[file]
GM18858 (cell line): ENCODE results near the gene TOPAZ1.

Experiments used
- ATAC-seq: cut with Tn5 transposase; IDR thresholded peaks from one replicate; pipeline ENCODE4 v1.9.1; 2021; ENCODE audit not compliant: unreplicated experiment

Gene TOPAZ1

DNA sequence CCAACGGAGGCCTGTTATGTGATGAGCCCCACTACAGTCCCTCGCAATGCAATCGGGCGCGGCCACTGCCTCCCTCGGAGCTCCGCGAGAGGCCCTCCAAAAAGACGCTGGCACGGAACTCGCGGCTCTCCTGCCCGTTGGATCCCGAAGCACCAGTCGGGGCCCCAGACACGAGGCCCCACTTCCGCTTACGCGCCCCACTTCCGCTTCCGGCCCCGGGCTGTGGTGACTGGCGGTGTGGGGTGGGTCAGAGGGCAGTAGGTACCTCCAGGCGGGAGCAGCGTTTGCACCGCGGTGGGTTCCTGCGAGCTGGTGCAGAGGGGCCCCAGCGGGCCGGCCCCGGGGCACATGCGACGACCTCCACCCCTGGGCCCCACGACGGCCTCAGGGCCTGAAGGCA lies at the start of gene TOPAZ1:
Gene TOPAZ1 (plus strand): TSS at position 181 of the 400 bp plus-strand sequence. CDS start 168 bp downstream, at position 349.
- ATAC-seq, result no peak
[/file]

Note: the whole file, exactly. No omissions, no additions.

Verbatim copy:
GM18858 (cell line): ENCODE results near the gene TOPAZ1.

Experiments used
- ATAC-seq: cut with Tn5 transposase; IDR thresholded peaks from one replicate; pipeline ENCODE4 v1.9.1; 2021; ENCODE audit not compliant: unreplicated experiment

Gene TOPAZ1

DNA sequence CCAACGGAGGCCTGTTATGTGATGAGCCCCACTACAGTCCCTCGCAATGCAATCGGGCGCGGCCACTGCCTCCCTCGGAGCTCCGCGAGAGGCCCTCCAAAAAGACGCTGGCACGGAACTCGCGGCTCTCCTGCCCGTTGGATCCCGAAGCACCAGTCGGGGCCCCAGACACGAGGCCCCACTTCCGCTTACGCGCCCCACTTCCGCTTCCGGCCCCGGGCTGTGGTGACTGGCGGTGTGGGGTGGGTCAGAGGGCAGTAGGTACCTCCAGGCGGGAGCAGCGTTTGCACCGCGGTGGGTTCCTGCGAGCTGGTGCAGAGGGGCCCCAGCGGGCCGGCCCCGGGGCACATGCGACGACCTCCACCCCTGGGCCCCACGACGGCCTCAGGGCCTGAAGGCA lies at the start of gene TOPAZ1:
Gene TOPAZ1 (plus strand): TSS at position 181 of the 400 bp plus-strand sequence. CDS start 168 bp downstream, at position 349.
- ATAC-seq, result no peak